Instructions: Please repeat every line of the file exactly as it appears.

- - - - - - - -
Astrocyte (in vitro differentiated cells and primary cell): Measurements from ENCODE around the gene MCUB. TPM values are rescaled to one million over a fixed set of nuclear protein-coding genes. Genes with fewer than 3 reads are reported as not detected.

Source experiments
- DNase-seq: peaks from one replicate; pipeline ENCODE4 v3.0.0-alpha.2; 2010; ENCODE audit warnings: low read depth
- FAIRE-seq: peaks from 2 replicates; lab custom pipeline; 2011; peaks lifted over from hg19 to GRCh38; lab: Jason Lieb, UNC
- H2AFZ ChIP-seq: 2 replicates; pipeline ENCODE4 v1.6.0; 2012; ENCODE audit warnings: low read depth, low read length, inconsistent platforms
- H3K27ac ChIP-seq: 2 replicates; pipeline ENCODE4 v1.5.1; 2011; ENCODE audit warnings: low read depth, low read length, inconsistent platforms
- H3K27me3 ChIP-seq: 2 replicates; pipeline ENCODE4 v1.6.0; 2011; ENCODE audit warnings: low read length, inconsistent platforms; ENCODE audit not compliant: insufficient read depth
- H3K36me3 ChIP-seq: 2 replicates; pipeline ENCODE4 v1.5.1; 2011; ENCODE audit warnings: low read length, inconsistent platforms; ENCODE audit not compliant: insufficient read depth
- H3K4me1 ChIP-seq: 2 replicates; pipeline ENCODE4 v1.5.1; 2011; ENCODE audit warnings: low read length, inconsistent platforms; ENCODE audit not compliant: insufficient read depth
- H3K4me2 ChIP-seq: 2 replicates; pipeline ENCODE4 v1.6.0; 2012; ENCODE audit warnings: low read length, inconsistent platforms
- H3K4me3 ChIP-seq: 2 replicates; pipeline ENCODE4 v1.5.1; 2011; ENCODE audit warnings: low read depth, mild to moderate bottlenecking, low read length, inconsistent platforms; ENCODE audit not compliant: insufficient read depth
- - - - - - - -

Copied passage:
Astrocyte (in vitro differentiated cells and primary cell): Measurements from ENCODE around the gene MCUB. TPM values are rescaled to one million over a fixed set of nuclear protein-coding genes. Genes with fewer than 3 reads are reported as not detected.

Source experiments
- DNase-seq: peaks from one replicate; pipeline ENCODE4 v3.0.0-alpha.2; 2010; ENCODE audit warnings: low read depth
- FAIRE-seq: peaks from 2 replicates; lab custom pipeline; 2011; peaks lifted over from hg19 to GRCh38; lab: Jason Lieb, UNC
- H2AFZ ChIP-seq: 2 replicates; pipeline ENCODE4 v1.6.0; 2012; ENCODE audit warnings: low read depth, low read length, inconsistent platforms
- H3K27ac ChIP-seq: 2 replicates; pipeline ENCODE4 v1.5.1; 2011; ENCODE audit warnings: low read depth, low read length, inconsistent platforms
- H3K27me3 ChIP-seq: 2 replicates; pipeline ENCODE4 v1.6.0; 2011; ENCODE audit warnings: low read length, inconsistent platforms; ENCODE audit not compliant: insufficient read depth
- H3K36me3 ChIP-seq: 2 replicates; pipeline ENCODE4 v1.5.1; 2011; ENCODE audit warnings: low read length, inconsistent platforms; ENCODE audit not compliant: insufficient read depth
- H3K4me1 ChIP-seq: 2 replicates; pipeline ENCODE4 v1.5.1; 2011; ENCODE audit warnings: low read length, inconsistent platforms; ENCODE audit not compliant: insufficient read depth
- H3K4me2 ChIP-seq: 2 replicates; pipeline ENCODE4 v1.6.0; 2012; ENCODE audit warnings: low read length, inconsistent platforms
- H3K4me3 ChIP-seq: 2 replicates; pipeline ENCODE4 v1.5.1; 2011; ENCODE audit warnings: low read depth, mild to moderate bottlenecking, low read length, inconsistent platforms; ENCODE audit not compliant: insufficient read depth